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Ireland rejects in referendum constitutional changes on family and women

The Evangelical Alliance encouraged believers to “vote according with their conscience and as the Lord leads them” but its director Nick Park said marriage should not be equated in the Constitution to any durable relationship.

AUTOR 5/Evangelical_Focus DUBLIN 14 DE MARZO DE 2024 13:10 h
Signs of the referendum in the streets / You tube screenshot .

Irish voters rejected a government bid to change the country's constitution in two areas related to the family and women.

On 8 March, the government called on citizens to vote in two referendums called 'the family amendment' and 'the care amendment', on whether they wished to keep the current text of Article 41 of the Constitution of Ireland.


The family amendment

This first proposal asked to remove a reference to marriage as the basis “on which the family is founded” and replace it with a clause that says families can be founded “on marriage or on other durable relationships”.

If passed, it would have been the constitution’s 39th amendment, but with a turnout of 44.36%, it was rejected by 67.69% of voters, who voted 'no'..


The care amendment

This amendment proposed to remove women’s role in the home as a key support to the state; to delete a statement that says “mothers shouldn't be obligated by economic necessity to engage in labour to the neglect of their home duties”; and to add a clause saying the state will strive to support “the provision of care by members of a family to one another“.

The proposal involved the repeal of Article 41.2.1° and Article 41.2.2° and the insertion of a new Article 42B. It was rejected by 73.93% of voters who voted 'no'.

[photo_footer] Official poster of the referendum [/photo_footer]


Irish prime minister: “We clearly failed”

Irish prime minister Leo Varadkar, who supported both proposed constitutional amendments, informed during a press conference that “the family amendment and the care amendment referendums have been defeated comprehensively on a respectable turnout”.

“It was our responsibility to convince the majority of people to vote ‘yes’ and we clearly failed to do so. We struggled to convince people of the need for the referendum at all, let alone the detail and wording”, he added.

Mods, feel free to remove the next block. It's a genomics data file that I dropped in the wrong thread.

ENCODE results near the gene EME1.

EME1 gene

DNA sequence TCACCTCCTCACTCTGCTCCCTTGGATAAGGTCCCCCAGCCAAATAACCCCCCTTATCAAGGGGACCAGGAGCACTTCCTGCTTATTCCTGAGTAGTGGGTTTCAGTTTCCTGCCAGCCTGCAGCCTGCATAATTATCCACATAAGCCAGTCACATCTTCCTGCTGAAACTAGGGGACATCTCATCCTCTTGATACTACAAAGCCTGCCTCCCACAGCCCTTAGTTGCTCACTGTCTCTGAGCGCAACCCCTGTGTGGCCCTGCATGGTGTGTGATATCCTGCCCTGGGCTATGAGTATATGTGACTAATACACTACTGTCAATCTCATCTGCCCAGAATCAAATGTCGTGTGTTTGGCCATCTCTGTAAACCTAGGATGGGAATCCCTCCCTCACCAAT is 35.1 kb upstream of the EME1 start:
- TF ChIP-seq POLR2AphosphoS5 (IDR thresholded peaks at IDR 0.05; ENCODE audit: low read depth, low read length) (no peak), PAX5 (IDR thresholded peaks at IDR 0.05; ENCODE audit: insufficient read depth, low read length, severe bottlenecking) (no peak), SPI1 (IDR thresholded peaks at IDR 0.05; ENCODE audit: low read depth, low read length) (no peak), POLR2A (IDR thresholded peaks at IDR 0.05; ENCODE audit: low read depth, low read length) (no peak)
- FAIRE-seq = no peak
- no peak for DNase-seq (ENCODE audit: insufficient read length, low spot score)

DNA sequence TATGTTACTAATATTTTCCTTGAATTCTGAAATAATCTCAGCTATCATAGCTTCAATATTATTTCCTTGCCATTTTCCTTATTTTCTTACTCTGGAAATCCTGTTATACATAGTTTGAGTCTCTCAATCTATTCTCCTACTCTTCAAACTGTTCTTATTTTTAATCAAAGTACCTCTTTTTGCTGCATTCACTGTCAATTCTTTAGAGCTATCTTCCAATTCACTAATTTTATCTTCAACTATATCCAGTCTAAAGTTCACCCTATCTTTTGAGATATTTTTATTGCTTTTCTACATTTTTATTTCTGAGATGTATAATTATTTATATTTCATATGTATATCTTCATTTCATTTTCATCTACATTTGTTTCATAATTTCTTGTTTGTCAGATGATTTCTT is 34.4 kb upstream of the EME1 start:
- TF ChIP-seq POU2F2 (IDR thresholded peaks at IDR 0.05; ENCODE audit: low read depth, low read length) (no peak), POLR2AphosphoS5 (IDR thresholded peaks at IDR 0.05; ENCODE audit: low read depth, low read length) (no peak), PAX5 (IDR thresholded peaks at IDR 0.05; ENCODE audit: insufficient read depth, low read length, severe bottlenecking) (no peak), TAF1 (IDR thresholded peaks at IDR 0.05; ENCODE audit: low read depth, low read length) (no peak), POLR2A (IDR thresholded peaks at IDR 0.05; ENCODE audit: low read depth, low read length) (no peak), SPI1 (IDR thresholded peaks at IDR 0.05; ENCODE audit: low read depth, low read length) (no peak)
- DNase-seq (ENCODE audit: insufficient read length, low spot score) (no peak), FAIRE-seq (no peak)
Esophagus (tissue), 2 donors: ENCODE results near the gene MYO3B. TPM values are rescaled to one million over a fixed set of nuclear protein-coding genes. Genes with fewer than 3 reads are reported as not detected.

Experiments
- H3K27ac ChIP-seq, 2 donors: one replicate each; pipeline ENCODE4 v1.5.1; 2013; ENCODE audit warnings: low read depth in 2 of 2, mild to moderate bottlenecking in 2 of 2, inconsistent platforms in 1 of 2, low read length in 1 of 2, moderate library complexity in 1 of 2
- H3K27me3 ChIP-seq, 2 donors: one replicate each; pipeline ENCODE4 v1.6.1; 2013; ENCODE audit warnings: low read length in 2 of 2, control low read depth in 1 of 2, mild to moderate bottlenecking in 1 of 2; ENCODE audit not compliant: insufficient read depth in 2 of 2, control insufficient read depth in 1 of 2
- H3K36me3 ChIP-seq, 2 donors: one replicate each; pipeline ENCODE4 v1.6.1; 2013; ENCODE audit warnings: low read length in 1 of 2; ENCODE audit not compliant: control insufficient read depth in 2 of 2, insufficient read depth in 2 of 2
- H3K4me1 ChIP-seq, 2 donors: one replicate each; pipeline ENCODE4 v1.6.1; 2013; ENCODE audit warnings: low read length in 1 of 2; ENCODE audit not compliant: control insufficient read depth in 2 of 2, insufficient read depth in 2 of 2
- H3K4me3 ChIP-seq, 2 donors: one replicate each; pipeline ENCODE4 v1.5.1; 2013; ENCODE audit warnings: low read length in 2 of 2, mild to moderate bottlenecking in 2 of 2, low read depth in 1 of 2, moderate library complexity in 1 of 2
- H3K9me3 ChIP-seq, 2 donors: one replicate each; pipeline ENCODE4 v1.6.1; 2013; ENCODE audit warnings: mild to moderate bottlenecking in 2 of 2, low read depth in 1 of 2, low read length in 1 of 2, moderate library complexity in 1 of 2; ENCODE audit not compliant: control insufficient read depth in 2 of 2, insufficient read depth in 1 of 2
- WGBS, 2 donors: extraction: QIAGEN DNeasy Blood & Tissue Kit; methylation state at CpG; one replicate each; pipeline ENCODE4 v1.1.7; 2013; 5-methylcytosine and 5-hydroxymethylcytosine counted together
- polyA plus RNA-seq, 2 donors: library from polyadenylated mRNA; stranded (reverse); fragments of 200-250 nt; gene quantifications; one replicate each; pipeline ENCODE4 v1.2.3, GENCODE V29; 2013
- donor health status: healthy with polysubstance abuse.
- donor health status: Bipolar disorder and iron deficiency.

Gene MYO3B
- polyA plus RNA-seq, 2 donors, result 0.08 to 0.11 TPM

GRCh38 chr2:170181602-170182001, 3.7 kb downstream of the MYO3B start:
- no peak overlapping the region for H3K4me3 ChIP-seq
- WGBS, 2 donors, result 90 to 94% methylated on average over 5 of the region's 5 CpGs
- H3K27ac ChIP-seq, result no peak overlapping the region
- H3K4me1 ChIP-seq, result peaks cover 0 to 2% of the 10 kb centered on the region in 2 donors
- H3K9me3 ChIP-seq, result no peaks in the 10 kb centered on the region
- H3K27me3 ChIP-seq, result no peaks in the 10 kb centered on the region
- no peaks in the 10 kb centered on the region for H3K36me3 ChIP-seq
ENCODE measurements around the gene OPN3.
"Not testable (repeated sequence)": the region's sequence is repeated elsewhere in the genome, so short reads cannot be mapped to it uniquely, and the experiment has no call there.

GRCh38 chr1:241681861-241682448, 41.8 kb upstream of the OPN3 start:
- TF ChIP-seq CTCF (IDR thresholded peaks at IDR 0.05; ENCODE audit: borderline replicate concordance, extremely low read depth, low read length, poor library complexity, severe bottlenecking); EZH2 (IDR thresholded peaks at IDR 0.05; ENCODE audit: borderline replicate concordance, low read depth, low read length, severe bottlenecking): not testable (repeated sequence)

He had called the referendums “a value statement about what we stand for” and a chance to delete “some very old-fashioned, very sexist language from the 1937 constitution”.

All the major political parties had supported a “Yes-Yes” vote, but the opposition pointed out that the wording of the changes was poorly thought out, and some voters were confused by the questions or feared changes would lead to unintended consequences.


The Evangelical Alliance on the amendments

Prior to the referendum, Nick Park, executive director of Evangelical Alliance Ireland (EAI) explained a video how he was going to vote, stressing that it's up to Irish Christians to “vote according with their conscience and as the Lord leads them”.

Regarding the family amendment, Park said that he does not agree with “defining a durable relationship just as people who have happened to live together for a long time without actually making a formal commitment”.

“If they are saying that any durable relationship is a moral institution, then I have to say no because there are durable relationships which are immoral, and some of them are not what the family is founded on, so I would vote no to this first referendum”, underlined the EAI director.

On the care amendment, Park pointed out that “it is a good thing to remove from the Constitution a clause that speaks about the woman having a value by her life within the home, but does not mention about the value of the man”.

“I think the Constitution should also recognise that it's not just important that women should not be obliged to neglect their duties in the home, but men shouldn't either”, he added.

For Park, “this could have been dealt with much more easily by simply amending two words: saying that women and men give the state the support without which the common good cannot be achieved, and saying that parents shall not be obligated, instead of mothers”.

“That would be a perfect way to deal with what seems like one-sided and patriarchal language in our Constitution”, he said, adding that, “he is not a great fan of the new clause”, but “it is better than the two original phrases”, said the evangelical representative.


Previous referendums held in Ireland

In 2018, 66% of Irish voters voted in favor of repealing the eighth amendment which banned abortions.

They also backed same-sex marriage in a referendum in 2015, and legalised divorce in a 1995.


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